*St. Petersburg. Capital of Russia at the time this novel is set. The entire story takes place in this city; Leonid Andreyev never mentions it by name, but its identity is obvious. There are no glimpses of the city itself. Andreyev uses it simply because it was the capital and nerve center of the country. He also implies that the Russian government was unjust in its treatment of those who disagreed with it. Andreyev does not take political sides; as a matter of fact, political issues are hardly mentioned. It is clear, however, that he portrays the revolutionaries with sympathy. Other locations are mentioned in passing, such as the unnamed villages where two of the condemned men committed their crimes.
At the beginning of the twentieth century, Russia was troubled by the unrest of workers who demanded better living conditions. This was manifested in the revolutions of 1905 and 1917. The Seven Who Were Hanged depicts the death sentences and hangings of five revolutionaries and two common criminals in St. Petersburg. The revolutionaries are branded terrorists by the authorities, though there is no proof of their crime.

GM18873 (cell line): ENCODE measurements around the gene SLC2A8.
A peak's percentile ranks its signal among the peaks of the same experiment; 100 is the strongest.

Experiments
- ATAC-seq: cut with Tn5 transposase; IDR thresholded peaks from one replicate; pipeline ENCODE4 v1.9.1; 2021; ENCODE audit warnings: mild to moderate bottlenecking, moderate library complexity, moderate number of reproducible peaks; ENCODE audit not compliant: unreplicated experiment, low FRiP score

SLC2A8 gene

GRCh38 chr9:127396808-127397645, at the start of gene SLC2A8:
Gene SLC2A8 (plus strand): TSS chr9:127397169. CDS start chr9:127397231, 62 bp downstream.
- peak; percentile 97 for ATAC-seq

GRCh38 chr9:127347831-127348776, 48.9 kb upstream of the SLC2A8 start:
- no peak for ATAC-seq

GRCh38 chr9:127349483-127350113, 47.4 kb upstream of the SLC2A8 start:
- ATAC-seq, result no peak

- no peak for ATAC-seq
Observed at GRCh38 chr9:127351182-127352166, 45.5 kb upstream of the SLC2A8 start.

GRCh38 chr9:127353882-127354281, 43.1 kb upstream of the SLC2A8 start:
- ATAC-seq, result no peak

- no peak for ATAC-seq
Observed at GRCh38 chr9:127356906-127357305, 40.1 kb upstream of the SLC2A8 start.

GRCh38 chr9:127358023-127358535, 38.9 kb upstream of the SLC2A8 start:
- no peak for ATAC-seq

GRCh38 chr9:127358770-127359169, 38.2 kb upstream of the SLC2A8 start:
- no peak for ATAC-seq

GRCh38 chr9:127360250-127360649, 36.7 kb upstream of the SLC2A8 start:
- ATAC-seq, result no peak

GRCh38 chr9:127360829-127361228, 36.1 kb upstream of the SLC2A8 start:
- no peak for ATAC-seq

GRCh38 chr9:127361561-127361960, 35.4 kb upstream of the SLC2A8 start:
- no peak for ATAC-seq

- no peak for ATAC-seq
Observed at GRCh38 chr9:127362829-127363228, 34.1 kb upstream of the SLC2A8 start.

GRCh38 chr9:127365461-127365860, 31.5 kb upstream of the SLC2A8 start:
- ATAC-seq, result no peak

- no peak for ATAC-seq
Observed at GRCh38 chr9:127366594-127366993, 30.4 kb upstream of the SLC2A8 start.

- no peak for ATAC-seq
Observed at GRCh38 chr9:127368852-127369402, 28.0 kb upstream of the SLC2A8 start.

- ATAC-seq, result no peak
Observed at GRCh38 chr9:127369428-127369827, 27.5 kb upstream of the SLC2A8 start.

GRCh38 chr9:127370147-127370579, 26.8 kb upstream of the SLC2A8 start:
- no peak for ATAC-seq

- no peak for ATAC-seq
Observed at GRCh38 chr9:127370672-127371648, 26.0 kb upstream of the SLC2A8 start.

Prison. Fortress building in which the accused prisoners are held. Their alleged crime was not Andreyev’s main concern. Rather, he wanted to show the behavior of the unjustly condemned facing death. The prisoners languish in their cells in a fortress, where they can only sense that spring is coming and everything is ready to burst to life except for them. The only external sound they hear is the striking of a steeple clock, especially at night. The ticking is symbolical of their lives literally eroding by the minute. The final scene is placed in a forest, where the hanging takes place. Amid the soft snow and the balmy forest the lives of seven young people are snuffed away.
Courtroom. Nondescript government building in St. Petersburg which seems to have one purpose only—to convict people and sentence them to death. The novel’s action takes place mainly in this room.